Can I File Bankruptcy In Arizona Without My Spouse?
Arizona Community Property Laws & When It Might Be Advantageous To File Bankruptcy Without Your Spouse
When you take your wedding vows, you’re agreeing to take part in almost every part of your spouse’s life. Arizona is also a community property state, which means that all debts and assets acquired during the marriage belong equally to both spouses. So it seems like with everything that spouses are expected to share, filing bankruptcy would be among them. However, contrary to what many people assume, you do NOT have to file bankruptcy with your spouse. Our Arizona bankruptcy team is here to discuss when it may be advantageous to file bankruptcy without your spouse, and how to proceed. If you have any more questions about filing bankruptcy sans spouse, call our firm at 480-833-8000 for your free consultation.
Filing Chapter 7 Bankruptcy Without Your Spouse
Filing Chapter 7 bankruptcy without your spouse is much simpler than filing Chapter 13 bankruptcy without your spouse. That is, in part, because it doesn’t last as long from start to finish. A Chapter 7 bankruptcy will typically be discharged within three to six months. It wipes away unsecured, non-priority debts like credit cards, medical bills, and personal loans. So when might it make sense to file Chapter 7 bankruptcy without your spouse? Let’s say that before you got married, you had $5,000 in a credit card which has ballooned out of control due to interest. That debt is your separate property, and any debts incurred after the wedding are community property debt. If the majority of your debts are separate property and unsecured, an individual Chapter 7 could help you clear that debt without negative repercussions for your spouse.
One of the issues with filing Chapter 7 bankruptcy as an individual when you are married is that your spouse’s income and belongings will still be included in your bankruptcy calculations. To qualify for Chapter 7 bankruptcy, your household income must be less than Arizona’s state median income, or you must pass the Means Test. When you file an individual bankruptcy as a married person, your household income still includes your spouse’s. Your income will be combined and averaged over the previous 6 months before you file. Qualifying for Chapter 7 bankruptcy can be tricky in these types of situations, especially in a dual earner household.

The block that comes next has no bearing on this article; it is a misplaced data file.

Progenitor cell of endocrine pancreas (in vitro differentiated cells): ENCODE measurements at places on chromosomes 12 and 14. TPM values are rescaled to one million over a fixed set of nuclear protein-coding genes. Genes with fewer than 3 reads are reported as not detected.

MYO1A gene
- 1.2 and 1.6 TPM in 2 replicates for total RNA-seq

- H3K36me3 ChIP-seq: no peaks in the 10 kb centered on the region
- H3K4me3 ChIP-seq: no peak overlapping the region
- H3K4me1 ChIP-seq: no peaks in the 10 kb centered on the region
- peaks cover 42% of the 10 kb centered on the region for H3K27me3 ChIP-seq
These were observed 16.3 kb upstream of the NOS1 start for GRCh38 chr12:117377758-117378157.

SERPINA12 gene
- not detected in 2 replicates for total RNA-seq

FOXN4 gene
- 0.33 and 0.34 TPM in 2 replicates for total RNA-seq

Another issue when you file Chapter 7 bankruptcy with your spouse is that their property might not be protected by bankruptcy exemptions. Many of Arizona’s bankruptcy exemptions, including the $150,000 homestead exemption, don’t increase just because the debtor is married. Other Arizona bankruptcy exemptions only increase moderately when the debtor is married. For example, in Arizona, the motor vehicle exemption is $6,000. This increases to $12,000 in one vehicle or $6,000 each in two vehicles when the debtor(s) is married. If you and your spouse have disproportionate separate property debts, it’s highly likely that your spouse has some possessions that wouldn’t be protected by Arizona’s bankruptcy exemptions.
Filing Chapter 13 Bankruptcy Without Your Spouse
Filing Chapter 13 bankruptcy without your spouse is much more complicated than filing Chapter 7 without your spouse. There are several reasons for this. One is because your payment plan will last either three or five years, depending on how your household income compares to the state median. This is a long time for your financial situation to be frozen by the automatic stay. Another fact of the matter is that three to five years is enough time for a couple to fall out of love and decide to get a divorce, which will be almost impossible to complete during a Chapter 13 bankruptcy.